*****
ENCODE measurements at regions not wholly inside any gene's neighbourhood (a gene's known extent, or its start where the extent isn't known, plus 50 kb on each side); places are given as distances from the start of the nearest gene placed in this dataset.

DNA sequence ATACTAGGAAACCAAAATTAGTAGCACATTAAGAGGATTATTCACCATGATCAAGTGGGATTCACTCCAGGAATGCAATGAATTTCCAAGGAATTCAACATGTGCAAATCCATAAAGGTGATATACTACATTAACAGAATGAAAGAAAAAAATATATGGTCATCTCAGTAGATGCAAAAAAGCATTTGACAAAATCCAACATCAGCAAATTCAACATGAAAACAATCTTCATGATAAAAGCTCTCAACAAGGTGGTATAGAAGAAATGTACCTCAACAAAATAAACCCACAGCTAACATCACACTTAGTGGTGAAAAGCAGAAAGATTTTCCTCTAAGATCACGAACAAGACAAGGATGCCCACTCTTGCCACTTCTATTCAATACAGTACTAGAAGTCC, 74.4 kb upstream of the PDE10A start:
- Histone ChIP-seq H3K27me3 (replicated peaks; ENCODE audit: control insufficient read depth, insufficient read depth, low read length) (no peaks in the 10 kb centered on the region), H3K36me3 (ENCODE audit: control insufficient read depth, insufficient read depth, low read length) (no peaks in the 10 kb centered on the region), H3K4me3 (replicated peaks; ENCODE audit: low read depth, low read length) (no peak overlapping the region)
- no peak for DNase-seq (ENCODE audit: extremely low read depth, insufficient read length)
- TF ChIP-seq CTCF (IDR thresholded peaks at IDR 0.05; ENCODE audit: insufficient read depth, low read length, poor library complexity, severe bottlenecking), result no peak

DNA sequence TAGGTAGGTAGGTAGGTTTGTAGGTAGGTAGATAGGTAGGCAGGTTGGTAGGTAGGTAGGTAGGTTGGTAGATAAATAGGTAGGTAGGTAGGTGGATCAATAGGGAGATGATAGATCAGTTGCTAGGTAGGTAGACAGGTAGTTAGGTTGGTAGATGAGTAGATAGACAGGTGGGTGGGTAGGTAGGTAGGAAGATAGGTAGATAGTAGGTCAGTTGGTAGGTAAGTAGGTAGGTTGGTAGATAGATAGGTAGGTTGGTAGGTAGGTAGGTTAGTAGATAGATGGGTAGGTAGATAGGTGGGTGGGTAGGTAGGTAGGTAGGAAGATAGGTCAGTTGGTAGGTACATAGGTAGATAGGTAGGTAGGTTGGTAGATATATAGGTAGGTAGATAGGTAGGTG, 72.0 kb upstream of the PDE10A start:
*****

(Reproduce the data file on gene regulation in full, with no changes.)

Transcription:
ENCODE measurements at regions not wholly inside any gene's neighbourhood (a gene's known extent, or its start where the extent isn't known, plus 50 kb on each side); places are given as distances from the start of the nearest gene placed in this dataset.

DNA sequence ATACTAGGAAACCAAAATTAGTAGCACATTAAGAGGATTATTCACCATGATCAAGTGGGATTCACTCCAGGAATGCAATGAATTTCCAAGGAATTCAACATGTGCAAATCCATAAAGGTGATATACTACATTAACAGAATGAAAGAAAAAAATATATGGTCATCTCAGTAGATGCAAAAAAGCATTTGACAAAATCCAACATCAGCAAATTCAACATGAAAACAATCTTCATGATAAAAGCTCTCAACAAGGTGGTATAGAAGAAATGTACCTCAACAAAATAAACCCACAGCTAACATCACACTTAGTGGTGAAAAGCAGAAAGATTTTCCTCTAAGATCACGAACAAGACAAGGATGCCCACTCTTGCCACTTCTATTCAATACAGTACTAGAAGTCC, 74.4 kb upstream of the PDE10A start:
- Histone ChIP-seq H3K27me3 (replicated peaks; ENCODE audit: control insufficient read depth, insufficient read depth, low read length) (no peaks in the 10 kb centered on the region), H3K36me3 (ENCODE audit: control insufficient read depth, insufficient read depth, low read length) (no peaks in the 10 kb centered on the region), H3K4me3 (replicated peaks; ENCODE audit: low read depth, low read length) (no peak overlapping the region)
- no peak for DNase-seq (ENCODE audit: extremely low read depth, insufficient read length)
- TF ChIP-seq CTCF (IDR thresholded peaks at IDR 0.05; ENCODE audit: insufficient read depth, low read length, poor library complexity, severe bottlenecking), result no peak

DNA sequence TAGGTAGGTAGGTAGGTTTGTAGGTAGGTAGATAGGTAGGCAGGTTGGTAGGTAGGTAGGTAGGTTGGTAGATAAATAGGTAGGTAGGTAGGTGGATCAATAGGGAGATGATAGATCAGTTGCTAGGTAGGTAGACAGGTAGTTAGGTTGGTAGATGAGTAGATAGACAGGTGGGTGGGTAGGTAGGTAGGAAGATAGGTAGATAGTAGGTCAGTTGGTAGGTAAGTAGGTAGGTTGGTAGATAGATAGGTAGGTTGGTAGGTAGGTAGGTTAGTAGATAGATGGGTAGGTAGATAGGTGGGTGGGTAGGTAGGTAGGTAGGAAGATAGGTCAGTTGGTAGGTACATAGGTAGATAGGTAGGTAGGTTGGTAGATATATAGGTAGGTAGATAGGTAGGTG, 72.0 kb upstream of the PDE10A start: